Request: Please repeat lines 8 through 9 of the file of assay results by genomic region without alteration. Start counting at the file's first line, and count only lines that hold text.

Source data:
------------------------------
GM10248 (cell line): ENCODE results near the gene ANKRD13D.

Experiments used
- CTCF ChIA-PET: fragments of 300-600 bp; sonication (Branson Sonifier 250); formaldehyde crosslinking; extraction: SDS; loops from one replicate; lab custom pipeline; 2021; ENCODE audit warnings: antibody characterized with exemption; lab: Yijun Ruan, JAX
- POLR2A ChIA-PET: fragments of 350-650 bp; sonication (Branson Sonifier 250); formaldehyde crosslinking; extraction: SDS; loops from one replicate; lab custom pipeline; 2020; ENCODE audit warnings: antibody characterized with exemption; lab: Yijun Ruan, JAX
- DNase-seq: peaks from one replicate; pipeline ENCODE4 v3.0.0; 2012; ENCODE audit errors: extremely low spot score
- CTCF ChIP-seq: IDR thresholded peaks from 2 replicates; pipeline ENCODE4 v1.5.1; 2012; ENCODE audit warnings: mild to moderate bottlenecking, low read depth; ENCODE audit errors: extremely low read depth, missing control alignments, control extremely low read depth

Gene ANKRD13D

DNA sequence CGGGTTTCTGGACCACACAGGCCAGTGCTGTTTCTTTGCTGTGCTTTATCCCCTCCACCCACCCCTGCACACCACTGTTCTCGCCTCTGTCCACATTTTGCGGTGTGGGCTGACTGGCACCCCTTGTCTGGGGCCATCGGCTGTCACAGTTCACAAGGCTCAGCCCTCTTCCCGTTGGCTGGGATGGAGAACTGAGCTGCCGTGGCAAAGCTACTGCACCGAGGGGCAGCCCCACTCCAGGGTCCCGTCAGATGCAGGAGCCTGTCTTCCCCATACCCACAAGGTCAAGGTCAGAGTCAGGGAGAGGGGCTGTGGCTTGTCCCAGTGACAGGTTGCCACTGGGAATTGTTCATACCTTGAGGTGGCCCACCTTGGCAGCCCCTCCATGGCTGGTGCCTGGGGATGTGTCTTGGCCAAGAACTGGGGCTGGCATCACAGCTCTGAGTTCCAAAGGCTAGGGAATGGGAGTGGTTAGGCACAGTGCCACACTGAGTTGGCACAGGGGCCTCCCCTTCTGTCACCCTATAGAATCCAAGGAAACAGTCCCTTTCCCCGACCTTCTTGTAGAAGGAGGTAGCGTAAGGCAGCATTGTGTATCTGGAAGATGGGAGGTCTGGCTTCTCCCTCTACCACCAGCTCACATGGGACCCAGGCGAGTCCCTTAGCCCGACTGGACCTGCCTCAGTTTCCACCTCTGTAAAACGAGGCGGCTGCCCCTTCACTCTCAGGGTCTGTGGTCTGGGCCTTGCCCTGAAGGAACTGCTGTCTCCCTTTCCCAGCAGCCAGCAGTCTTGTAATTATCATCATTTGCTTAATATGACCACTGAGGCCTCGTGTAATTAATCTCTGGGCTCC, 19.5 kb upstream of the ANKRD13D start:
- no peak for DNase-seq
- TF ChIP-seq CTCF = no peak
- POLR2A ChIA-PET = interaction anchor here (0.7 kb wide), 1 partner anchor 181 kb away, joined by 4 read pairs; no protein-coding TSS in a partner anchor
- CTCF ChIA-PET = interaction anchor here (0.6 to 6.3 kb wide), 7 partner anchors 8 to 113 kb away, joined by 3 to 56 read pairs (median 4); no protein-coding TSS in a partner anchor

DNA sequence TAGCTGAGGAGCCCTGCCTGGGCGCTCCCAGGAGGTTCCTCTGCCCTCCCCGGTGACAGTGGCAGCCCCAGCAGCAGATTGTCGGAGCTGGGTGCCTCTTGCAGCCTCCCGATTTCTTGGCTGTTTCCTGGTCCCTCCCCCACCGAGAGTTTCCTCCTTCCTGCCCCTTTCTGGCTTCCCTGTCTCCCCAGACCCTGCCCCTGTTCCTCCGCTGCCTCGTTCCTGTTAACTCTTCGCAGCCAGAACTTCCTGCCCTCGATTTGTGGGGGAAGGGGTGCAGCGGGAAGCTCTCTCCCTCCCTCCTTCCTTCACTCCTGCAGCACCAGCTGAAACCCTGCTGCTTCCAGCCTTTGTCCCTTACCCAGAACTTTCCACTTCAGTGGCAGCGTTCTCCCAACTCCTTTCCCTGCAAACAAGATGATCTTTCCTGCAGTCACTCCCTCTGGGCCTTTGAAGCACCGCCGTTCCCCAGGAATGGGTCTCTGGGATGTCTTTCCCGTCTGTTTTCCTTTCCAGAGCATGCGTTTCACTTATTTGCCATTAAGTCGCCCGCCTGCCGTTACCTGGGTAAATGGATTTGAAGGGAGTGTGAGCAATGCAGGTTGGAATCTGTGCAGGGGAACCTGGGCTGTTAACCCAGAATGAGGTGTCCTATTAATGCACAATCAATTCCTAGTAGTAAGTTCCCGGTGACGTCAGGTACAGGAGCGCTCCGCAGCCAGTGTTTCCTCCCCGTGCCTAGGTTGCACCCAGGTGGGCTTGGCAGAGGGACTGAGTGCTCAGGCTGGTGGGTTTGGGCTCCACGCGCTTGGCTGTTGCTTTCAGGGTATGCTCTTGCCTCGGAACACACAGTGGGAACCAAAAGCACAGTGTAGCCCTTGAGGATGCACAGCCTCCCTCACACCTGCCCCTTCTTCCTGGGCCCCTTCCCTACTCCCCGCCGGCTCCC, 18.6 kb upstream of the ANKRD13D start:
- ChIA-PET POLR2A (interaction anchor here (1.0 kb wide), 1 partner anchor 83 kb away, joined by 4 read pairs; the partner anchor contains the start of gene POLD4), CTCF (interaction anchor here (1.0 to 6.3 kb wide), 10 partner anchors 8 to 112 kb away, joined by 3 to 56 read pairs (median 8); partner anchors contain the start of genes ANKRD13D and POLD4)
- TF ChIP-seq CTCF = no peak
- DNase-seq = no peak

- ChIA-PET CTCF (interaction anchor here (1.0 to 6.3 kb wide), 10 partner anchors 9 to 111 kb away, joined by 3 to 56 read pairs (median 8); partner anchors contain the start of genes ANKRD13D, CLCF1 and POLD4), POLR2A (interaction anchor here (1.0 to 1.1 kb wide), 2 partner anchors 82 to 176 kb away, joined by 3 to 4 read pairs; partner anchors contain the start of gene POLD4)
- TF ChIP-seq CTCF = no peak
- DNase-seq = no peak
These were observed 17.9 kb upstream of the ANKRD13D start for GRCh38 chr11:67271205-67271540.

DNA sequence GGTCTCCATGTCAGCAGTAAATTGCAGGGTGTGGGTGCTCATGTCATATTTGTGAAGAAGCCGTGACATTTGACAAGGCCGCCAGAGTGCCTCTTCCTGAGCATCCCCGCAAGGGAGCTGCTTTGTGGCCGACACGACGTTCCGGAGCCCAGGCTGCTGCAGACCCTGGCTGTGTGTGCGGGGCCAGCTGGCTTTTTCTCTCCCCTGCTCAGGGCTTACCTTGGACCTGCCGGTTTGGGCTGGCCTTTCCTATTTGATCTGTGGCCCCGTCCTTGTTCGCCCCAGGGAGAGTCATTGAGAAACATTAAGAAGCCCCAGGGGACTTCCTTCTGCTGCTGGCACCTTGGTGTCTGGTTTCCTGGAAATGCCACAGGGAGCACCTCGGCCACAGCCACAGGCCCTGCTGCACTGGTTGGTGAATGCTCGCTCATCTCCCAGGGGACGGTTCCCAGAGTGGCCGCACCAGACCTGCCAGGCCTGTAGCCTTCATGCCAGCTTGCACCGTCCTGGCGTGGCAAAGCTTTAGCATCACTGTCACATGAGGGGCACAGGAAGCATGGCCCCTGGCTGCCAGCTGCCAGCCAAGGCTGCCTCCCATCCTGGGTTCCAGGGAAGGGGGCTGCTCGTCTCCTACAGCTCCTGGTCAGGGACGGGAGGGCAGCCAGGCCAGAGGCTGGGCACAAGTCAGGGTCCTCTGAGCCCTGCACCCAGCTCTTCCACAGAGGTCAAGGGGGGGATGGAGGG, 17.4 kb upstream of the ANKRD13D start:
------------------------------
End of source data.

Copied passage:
DNA sequence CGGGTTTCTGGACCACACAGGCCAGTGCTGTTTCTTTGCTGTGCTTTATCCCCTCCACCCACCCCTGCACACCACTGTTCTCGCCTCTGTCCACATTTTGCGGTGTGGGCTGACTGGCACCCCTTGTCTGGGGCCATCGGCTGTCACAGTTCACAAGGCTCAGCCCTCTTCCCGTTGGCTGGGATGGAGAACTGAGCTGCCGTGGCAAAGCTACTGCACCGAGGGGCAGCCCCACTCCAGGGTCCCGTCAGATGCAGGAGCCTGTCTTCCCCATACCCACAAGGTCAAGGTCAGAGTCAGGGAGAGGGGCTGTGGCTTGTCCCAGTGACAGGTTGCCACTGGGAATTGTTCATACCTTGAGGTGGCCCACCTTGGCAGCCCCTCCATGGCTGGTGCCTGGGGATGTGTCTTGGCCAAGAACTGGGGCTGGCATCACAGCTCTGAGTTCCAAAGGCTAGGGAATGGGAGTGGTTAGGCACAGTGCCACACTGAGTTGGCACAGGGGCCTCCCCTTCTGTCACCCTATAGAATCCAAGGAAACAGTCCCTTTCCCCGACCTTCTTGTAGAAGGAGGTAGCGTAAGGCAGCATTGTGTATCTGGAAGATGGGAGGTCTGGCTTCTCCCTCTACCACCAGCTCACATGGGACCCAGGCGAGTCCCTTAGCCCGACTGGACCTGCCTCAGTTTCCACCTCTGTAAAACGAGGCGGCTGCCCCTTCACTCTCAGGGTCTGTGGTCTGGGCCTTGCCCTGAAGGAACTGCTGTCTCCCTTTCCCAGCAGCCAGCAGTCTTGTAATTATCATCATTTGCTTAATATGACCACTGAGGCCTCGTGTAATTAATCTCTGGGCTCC, 19.5 kb upstream of the ANKRD13D start:
- no peak for DNase-seq